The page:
A limitless supply of potable water no longer can be taken for granted by commercial and industrial water consumers, which can be unsettling for organizations where water is the lifeblood of their operations.
The 2018 Strategic Directions: Water Report demonstrates that water is becoming a high-tech proposition. Data is increasingly driving the conversation, as water utilities and municipalities come to realize the powerful role it can play.
In a country with more than 70,000 transit vehicles, the electrification of the U.S. fleet and mass transportation spheres is becoming a top priority for city officials and utilities as they reimagine how people and goods move sustainably across urban landscapes.
Access to electricity underlies national economic growth, higher living standards, and national security. Under President Joko “Jokowi“ Widodo’s leadership, Indonesia is charting a course to achieve a 96 percent electrification rate by 2019. For that to happen, it will require distributing electricity to villages in remote areas.
Technology stimulates transformation. AT&T recently announced their game-changing plans to build a national public safety broadband network (NPSBN, or “FirstNet”), which will be the first nationwide wireless broadband network committed to America's first responders. FirstNet will transform the public safety industry and trigger advancement from narrowband Land Mobile Radio (LMR) technology to broadband Long-term evolution (LTE) technology.
Zero is not commonly correlated with success. Zero revenue, zero backlog or zero repeat business would be disastrous; however, when measuring safety performance, zero is the ultimate goal. This coveted number is the paramount from which safety performance is gauged. And many times, safety performance can be a valuable indicator for predicting project success.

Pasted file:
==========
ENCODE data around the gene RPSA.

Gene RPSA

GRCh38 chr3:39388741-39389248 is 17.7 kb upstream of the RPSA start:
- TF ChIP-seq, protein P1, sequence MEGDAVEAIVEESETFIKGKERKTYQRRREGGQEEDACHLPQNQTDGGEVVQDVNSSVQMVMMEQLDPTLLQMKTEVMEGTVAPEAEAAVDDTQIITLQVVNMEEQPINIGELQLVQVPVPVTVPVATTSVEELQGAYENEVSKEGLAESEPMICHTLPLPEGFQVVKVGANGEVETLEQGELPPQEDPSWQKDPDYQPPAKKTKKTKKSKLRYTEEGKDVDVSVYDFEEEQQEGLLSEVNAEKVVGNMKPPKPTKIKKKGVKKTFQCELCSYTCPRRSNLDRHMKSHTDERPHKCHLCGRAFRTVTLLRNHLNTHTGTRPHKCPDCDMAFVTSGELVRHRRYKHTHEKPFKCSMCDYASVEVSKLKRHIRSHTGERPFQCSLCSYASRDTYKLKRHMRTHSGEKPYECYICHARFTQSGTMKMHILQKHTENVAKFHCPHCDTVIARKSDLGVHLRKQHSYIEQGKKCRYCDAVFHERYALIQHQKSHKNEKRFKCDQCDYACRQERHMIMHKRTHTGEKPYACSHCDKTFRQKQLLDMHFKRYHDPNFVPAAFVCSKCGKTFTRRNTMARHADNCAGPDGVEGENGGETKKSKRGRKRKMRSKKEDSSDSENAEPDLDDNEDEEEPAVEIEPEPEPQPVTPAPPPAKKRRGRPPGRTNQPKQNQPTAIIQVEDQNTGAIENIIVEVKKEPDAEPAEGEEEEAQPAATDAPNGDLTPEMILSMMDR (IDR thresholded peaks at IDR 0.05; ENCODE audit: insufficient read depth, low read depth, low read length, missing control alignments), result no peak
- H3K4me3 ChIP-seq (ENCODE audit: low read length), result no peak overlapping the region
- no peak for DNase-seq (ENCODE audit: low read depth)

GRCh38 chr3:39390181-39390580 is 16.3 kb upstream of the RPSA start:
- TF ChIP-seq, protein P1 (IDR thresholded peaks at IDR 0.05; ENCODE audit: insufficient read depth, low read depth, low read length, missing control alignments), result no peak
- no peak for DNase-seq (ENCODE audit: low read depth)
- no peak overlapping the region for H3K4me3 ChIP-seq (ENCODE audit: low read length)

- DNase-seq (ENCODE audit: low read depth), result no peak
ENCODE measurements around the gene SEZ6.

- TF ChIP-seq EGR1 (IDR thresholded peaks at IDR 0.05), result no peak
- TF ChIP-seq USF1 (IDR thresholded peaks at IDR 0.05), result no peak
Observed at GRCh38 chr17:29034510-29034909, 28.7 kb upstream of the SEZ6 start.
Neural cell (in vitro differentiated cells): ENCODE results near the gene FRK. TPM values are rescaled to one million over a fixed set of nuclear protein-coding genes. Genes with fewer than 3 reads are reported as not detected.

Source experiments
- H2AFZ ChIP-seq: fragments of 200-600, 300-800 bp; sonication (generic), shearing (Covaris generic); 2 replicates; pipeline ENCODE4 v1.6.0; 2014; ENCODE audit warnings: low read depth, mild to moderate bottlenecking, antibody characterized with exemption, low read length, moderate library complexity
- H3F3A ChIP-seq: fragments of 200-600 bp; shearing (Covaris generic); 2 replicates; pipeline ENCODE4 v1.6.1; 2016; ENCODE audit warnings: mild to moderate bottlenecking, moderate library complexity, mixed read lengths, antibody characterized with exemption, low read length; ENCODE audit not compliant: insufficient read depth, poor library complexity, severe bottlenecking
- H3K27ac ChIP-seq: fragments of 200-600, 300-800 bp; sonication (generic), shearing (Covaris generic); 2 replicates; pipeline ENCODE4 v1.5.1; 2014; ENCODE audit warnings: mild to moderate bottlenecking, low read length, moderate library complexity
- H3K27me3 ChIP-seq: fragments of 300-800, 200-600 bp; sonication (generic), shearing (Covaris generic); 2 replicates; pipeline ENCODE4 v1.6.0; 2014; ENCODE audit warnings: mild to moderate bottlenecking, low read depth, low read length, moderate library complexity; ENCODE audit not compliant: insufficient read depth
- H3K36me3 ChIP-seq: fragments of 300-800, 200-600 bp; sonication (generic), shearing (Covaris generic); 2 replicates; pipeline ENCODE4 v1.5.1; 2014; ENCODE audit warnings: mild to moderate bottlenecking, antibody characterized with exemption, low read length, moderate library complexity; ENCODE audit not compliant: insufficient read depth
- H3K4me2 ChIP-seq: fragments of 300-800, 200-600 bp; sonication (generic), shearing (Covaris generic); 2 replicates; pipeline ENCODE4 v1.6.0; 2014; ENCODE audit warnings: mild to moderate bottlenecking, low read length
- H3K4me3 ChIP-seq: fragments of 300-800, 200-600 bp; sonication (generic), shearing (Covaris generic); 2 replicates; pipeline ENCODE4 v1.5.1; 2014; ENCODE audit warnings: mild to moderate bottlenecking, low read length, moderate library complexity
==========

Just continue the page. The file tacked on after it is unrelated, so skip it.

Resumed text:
Water utility managers are faced with a dilemma. They have a well-documented need to raise rates in order to help fund urgent capital improvements for plant and equipment. At the same time, they need to be mindful about the portion of their customers who are having difficulty paying their bills. How can these two conflicting positions be reconciled?
Earning ISO certification is a major accomplishment for a company. The designation instills confidence that the ISO-certified supplier provides services that meet wide international acceptance and can back up its claims about quality. After all, ISO 9000 is a globally recognized standard for quality management systems that is maintained by the International Organization for Standardization.
Large commercial and industrial complexes are increasingly showing more interest in how power is consumed at their facilities, and how they can more efficiently manage their utility costs. These companies are discovering many options that have only recently opened up due to new technologies and decreasing system costs.
The world’s population is expected to reach 9 billion by 2050, and energy consumption is predicted to increase by over 80 percent, according to the Organisation for Economic Co-operation and Development. With rising fuel costs and pressures to improve air quality and reduce carbon emissions, governments and business owners are seeking new methods for efficient and sustainable energy use.
The renewable energy industry is riding a strong wave of momentum going into 2016 due to major policy developments implemented in late 2015. The multi-year extension of federal tax credits, the enactment of a substantially higher renewable portfolio standard (RPS) in California, the Paris climate accord, and the final rules of the Environmental Protection Agency's Clean Power Plan all bode well for the sector.